First, we had Tesla's Elon Musk taking on The New York Times for what Musk said was bad math in the Times' review of the Model S. That dispute caught fire, resulting in what Musk said was a loss of up to $100 million in value. Now, here comes another criticism of a major publication's analysis of EVs. This time, we have the Electric Drive Transportation Association (EDTA) battling the Wall Street Journal for what the plug-in vehicle advocacy group calls (in its headline, no less) some "fuzzy mat
Electric Drive Transportation Association
"You want me on that wall," sneered Jack Nicholson's Colonel Jessup in A Few Good Men, "You need me on that wall." Well, we might need him a bit less if the government invests more in plug-in vehicle technology and infrastructure, according to the Electric Drive Transportation Association (EDTA).
Following a recent speech by President Obama that included the fateful words "you didn't build that," the latest political game in the U.S., for some reason, is for his opponents to claim (falsely) that absolutely nothing was made or even assisted by the government. Therefore, it'll be interesting to see what the reaction is to yesterday's testimony by Electric Drive Transportation Association (EDTA) president Brian Wynne at the U.S. House of Representatives Science Committee hearing about the U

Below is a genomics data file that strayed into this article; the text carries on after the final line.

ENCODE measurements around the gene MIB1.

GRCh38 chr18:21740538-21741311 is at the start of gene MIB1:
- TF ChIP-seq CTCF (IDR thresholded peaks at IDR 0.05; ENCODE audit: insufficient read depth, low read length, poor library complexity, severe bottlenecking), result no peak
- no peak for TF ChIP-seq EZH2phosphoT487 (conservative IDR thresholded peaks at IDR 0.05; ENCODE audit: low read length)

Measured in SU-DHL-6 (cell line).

75EVS: EDTA president Brian Wynne responds to right-wing attacks, says EV progress is "truly astounding"
I think what's taken me a little bit by surprise has been the extent to which the commentary has been based on completely false premises or bad information. I would go so far as to say that some of the commentary have been designed to spread bad information, which I would call not uncommon in political circles today. But certainly I would call it misguided, given that this community is growing in support around the country and questions are still begged as to how we address the challenges tha
On Tuesday, the House Appropriations Committee approved the FY12 Homeland Security Appropriations bill (pdf). As part of this bill, the Committee pushed through an amendment that adds $1 billion in funding for the Federal Emergency Management Agency's (FEMA) disaster relief fund.
Now that the first plug-in vehicles from major automakers are about to arrive in people's dirveways, some of the long-time players in the space are getting products for electric vehicle drivers – and soon-to-be-drivers – ready. One example is a new Go Electric Drive website that was announced at the LA Auto Show. The site is put together by the Electric Drive Transportation Association (EDTA) with help from 160 people from over 60 companies who worked for 18 months. Two key features
Brian Wynne, president of the Electric Drive Transportation Association (EDTA), was a busy man at the Washington Auto Show/EDTA Conference this week. Considering all of the attention being focused on the industry his association represents, this isn't a big surprise. But, after almost six years with the EDTA, does he see the recent intensity change in plug-in vehicles as more of a revolution or an evolution? A little bit of both, and it's playing out in a lot of ways. "There is a real accelerati